Design Critique: Google Maps Navigation

Google Maps Navigation is a navigation assistant that plots travel routes to a destination and then provides step-by-step instructions to the traveler on how to get there. The route planning can be done for travelling by foot, car, air or public transport. This critique considers Don Norman’s principles of good design to understand what makes the navigation so easy to adopt by novice users.

I’ve been interested in understanding what makes certain applications easy to learn for users who may otherwise not be savvy smart phone users. While I was trying to design an app for Mauqa Online’s helpers, I started talking to different people who belonged to this user segment. Out of all the applications these users were using, the navigation feature on Google Maps was perhaps the most complex app they had become accustomed. Something about the way the navigation was designed made it easy to learn even though the act of navigation itself can be quite complex in the real world.

In this critique, I evaluate two elements of the navigation that contribute to its success: the step-by-step directions provided by the navigation and the controls available to the user.

Would you rather talk to a human or ask Google Maps?

Turns out that the directions provided by Google Maps often match exactly how people give directions i.e. in the format of “go down this road, then take right, then take a left”. This means that the system image of the navigation matches really well with the user’s own conceptual model of how they expect to receive the directions.

Moreover, once the user starts moving down the route, its updates in real time. As you move forward, the arrow representing the user moves in the same direction. This is an example of how this features maps the actions of the user to the result. The “Re-center” feature in particular contributes to this excellent mapping since it brings the user’s location to the center of the and points them in the direction they are facing.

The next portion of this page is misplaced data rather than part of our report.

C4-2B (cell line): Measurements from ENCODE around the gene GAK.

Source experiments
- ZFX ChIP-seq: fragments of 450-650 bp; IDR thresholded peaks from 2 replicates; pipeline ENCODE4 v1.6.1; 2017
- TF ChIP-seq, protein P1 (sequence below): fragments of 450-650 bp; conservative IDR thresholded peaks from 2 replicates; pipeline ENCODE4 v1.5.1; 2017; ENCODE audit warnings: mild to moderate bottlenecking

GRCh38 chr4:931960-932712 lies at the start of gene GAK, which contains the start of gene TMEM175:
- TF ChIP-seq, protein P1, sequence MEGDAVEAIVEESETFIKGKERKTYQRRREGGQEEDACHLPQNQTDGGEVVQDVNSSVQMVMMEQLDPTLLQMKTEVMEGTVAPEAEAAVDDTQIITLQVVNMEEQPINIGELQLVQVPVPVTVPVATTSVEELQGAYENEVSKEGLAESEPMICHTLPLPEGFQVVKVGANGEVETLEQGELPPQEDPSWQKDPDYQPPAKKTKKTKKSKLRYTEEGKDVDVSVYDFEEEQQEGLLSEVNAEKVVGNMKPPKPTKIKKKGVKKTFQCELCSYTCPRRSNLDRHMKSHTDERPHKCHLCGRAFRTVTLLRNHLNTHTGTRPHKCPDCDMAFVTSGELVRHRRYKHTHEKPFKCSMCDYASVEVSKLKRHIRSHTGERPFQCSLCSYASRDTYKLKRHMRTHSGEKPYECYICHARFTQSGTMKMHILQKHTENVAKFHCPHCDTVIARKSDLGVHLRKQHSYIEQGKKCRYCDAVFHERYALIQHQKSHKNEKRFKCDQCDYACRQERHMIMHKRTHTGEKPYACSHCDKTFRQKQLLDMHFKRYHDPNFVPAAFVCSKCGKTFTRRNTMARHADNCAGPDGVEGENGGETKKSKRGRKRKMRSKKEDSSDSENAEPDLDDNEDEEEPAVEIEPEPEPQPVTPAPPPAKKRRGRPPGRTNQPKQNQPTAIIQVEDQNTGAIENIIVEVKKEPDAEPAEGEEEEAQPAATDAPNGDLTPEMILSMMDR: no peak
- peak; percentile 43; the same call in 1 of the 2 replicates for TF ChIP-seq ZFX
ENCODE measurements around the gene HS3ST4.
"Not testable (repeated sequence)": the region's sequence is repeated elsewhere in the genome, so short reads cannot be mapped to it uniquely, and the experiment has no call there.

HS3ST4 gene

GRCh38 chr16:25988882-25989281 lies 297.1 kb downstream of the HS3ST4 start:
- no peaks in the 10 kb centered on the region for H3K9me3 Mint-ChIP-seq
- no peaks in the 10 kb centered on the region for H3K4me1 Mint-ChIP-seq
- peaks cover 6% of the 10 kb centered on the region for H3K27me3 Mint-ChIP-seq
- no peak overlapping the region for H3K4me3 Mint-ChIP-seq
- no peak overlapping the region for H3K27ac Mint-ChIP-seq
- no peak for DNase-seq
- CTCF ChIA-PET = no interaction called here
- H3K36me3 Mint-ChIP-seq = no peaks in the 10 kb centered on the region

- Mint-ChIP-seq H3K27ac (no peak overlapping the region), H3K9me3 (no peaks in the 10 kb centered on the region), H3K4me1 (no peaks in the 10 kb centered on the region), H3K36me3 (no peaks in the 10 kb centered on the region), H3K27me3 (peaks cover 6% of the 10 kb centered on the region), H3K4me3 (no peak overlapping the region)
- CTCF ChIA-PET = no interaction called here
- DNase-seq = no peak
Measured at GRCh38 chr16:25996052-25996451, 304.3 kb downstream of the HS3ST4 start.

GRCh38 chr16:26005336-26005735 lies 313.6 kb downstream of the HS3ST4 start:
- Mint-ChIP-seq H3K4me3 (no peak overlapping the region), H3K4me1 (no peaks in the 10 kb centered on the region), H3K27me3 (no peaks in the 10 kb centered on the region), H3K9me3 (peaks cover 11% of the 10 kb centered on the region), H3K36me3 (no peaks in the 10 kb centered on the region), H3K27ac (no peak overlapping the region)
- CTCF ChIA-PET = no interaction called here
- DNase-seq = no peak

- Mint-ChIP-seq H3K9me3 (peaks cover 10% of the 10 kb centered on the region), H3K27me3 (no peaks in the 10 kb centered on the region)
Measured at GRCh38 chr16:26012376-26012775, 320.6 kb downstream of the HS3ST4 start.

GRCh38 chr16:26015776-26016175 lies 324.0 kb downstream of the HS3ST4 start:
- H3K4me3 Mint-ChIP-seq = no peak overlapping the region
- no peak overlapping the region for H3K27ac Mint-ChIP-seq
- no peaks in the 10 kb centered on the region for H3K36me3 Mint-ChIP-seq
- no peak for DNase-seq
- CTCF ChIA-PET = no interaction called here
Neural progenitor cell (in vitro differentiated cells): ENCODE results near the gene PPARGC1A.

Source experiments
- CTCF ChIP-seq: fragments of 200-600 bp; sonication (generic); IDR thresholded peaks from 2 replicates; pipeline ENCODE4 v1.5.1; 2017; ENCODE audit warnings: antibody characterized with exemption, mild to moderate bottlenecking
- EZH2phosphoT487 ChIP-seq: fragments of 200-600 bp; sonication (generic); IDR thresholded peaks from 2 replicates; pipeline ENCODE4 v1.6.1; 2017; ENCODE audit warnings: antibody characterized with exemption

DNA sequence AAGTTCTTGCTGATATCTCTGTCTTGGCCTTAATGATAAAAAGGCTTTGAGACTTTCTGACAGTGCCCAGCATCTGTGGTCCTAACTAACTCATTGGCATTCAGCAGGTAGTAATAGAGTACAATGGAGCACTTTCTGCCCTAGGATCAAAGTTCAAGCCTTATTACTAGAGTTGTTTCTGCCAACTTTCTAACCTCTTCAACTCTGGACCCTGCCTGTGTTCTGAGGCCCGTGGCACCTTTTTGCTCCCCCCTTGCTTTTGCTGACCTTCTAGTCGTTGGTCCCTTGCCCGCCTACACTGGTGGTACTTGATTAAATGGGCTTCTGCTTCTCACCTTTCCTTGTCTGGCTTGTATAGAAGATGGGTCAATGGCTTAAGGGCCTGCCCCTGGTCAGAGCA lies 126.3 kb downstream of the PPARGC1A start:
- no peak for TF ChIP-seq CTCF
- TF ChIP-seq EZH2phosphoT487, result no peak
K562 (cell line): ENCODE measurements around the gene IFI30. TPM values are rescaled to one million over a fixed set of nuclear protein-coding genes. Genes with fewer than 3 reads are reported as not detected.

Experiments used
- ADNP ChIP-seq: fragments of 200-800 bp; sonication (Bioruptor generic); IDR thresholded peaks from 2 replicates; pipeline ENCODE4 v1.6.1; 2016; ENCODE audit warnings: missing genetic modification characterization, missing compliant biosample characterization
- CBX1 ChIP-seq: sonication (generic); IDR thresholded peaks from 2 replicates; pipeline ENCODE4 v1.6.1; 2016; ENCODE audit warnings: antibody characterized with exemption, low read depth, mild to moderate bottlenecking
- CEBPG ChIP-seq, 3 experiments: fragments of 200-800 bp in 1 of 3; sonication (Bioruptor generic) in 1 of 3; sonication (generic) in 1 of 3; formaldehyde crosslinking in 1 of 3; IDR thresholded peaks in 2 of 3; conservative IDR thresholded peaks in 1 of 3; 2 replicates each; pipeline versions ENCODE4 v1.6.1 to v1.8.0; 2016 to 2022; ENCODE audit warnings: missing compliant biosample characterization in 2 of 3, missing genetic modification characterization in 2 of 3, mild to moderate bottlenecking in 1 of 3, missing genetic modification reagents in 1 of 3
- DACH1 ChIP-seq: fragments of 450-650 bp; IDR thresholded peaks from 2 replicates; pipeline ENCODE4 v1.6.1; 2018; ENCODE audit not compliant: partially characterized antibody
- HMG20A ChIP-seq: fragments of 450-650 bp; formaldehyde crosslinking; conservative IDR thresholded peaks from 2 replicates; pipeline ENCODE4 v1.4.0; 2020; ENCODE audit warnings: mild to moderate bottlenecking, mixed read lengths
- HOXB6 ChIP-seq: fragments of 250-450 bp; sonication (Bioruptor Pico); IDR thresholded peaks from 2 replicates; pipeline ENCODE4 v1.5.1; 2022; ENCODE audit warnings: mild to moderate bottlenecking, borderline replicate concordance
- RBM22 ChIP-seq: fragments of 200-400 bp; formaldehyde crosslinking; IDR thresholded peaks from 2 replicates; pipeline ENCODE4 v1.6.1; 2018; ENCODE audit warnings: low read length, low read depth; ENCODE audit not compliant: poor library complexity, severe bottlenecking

Another excellent aspect of the navigation process is that as the user moves along the route they receive constant feedback through alerts that could be audio or notifcations.

Regular alerts give feedback to the user and make it easier to keep track of where they are on the route

Despite these features, however, we have all been in situations where we feel lost while using the navigation. This can happen when you leave the subway and are not sure which direction you are facing. Or when you have to exit the highway and there are multiple exits in close proximity and you’re not sure which one you can take. Often times, the GPS itself is not functioning correctly which confuses the user. In a way, this experience is like the paradox of automation that Don Norman talks about. We are often so accustomed to the navigation getting us where we are going that when it stops working we get extremely frustrated and don’t know what to do next.

I suggest below some ways in which this problem can be addressed. One possible way is by adding signifiers which act as clues for users to help them orient themselves or the map.

An example of making complex controls made understandable

Here I give examples of three controls that the user has over the setting of the navigation.

The first one is controlling the settings of the voice assistant. This option is easily discoverable for the user since its easily visible and looks like a button. What I particularly appreciate is the immediate feedback the user gets after they select a particular option. Perhaps the only element of confusion could be what do “alerts” mean in this context. Even though the user can assume that alerts might only be the most important messages they have to hear, they still might have to remember what exactly those messages are. This can be an example of the user having to keep knowledge in the head.

Another great example is compass function. This is again a good example of a good discoverability (the control is easily visible), mapping (the icon compass connects the action to the expected result of orienting the map in a north-south direction) and feedback (the user immediately sees the result of their action.

One issue that I would highlight is that the icon used for the “Preview” function is not a good enough signifier for what this function does which also makes it less discoverable. I’m sure seeing a preview of the trip is something users would want to have. But they might not know this option is available and how they can use it.

Overall the navigation provided by Google Maps is very easy to learn and useful tool and Don Norman’s principles of good design are a good way of understanding why it works so well for its users.